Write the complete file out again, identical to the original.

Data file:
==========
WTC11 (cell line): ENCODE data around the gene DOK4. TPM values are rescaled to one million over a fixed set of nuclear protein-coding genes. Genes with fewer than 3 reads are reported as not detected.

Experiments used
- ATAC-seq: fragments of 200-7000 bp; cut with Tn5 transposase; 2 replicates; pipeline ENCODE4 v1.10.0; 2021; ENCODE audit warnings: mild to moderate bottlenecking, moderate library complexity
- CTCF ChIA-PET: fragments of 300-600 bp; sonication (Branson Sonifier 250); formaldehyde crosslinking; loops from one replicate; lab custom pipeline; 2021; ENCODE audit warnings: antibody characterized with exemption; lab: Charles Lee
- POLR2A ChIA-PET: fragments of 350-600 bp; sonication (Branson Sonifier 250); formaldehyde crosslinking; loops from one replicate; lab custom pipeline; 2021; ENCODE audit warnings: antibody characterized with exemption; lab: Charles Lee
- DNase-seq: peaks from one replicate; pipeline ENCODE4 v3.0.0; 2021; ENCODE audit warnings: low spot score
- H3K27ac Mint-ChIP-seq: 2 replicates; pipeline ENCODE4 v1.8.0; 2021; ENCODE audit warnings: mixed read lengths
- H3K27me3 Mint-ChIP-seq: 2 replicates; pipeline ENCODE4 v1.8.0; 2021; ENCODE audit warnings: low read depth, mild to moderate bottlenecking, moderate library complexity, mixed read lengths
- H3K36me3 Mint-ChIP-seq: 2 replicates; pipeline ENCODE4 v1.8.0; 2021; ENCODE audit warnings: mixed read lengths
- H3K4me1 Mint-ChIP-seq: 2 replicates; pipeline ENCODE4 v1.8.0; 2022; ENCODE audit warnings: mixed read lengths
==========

WTC11 (cell line): ENCODE data around the gene DOK4. TPM values are rescaled to one million over a fixed set of nuclear protein-coding genes. Genes with fewer than 3 reads are reported as not detected.

Experiments used
- ATAC-seq: fragments of 200-7000 bp; cut with Tn5 transposase; 2 replicates; pipeline ENCODE4 v1.10.0; 2021; ENCODE audit warnings: mild to moderate bottlenecking, moderate library complexity
- CTCF ChIA-PET: fragments of 300-600 bp; sonication (Branson Sonifier 250); formaldehyde crosslinking; loops from one replicate; lab custom pipeline; 2021; ENCODE audit warnings: antibody characterized with exemption; lab: Charles Lee
- POLR2A ChIA-PET: fragments of 350-600 bp; sonication (Branson Sonifier 250); formaldehyde crosslinking; loops from one replicate; lab custom pipeline; 2021; ENCODE audit warnings: antibody characterized with exemption; lab: Charles Lee
- DNase-seq: peaks from one replicate; pipeline ENCODE4 v3.0.0; 2021; ENCODE audit warnings: low spot score
- H3K27ac Mint-ChIP-seq: 2 replicates; pipeline ENCODE4 v1.8.0; 2021; ENCODE audit warnings: mixed read lengths
- H3K27me3 Mint-ChIP-seq: 2 replicates; pipeline ENCODE4 v1.8.0; 2021; ENCODE audit warnings: low read depth, mild to moderate bottlenecking, moderate library complexity, mixed read lengths
- H3K36me3 Mint-ChIP-seq: 2 replicates; pipeline ENCODE4 v1.8.0; 2021; ENCODE audit warnings: mixed read lengths
- H3K4me1 Mint-ChIP-seq: 2 replicates; pipeline ENCODE4 v1.8.0; 2022; ENCODE audit warnings: mixed read lengths